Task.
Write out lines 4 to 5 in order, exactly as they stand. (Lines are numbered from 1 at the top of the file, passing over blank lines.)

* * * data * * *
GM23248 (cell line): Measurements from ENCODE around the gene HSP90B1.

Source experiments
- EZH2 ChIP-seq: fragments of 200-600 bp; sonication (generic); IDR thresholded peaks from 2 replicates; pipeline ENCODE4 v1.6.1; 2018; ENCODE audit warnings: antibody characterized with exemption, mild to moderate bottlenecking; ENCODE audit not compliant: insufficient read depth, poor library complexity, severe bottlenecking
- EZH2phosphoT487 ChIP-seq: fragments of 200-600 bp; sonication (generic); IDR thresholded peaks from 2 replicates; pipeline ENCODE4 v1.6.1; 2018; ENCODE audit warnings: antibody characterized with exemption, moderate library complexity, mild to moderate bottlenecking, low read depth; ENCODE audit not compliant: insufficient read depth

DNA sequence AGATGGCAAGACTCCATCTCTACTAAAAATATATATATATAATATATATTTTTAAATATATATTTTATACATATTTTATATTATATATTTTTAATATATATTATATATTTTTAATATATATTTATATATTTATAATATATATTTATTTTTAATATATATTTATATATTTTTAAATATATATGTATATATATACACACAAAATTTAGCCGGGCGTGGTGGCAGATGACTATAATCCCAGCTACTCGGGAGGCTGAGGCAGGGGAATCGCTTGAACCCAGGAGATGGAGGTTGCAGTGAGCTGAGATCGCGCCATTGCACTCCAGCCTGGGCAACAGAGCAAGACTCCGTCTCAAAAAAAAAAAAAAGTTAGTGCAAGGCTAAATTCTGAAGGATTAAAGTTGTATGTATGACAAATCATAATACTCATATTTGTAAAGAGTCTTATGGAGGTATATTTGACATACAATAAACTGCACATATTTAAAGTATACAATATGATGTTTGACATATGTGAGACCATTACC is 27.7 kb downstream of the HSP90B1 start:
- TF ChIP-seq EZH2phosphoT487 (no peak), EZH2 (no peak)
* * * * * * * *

- EZH2phosphoT487 ChIP-seq: fragments of 200-600 bp; sonication (generic); IDR thresholded peaks from 2 replicates; pipeline ENCODE4 v1.6.1; 2018; ENCODE audit warnings: antibody characterized with exemption, moderate library complexity, mild to moderate bottlenecking, low read depth; ENCODE audit not compliant: insufficient read depth

DNA sequence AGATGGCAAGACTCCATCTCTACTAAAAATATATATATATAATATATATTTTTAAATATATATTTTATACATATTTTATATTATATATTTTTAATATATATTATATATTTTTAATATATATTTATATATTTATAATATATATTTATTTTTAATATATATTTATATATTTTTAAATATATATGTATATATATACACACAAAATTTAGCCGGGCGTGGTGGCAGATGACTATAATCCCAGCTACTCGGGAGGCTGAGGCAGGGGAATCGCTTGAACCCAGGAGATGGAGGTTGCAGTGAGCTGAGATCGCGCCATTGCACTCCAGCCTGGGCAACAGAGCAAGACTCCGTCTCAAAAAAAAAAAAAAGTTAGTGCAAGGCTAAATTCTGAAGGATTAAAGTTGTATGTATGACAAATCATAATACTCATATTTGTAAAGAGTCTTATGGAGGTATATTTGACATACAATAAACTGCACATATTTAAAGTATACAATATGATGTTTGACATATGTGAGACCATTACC is 27.7 kb downstream of the HSP90B1 start: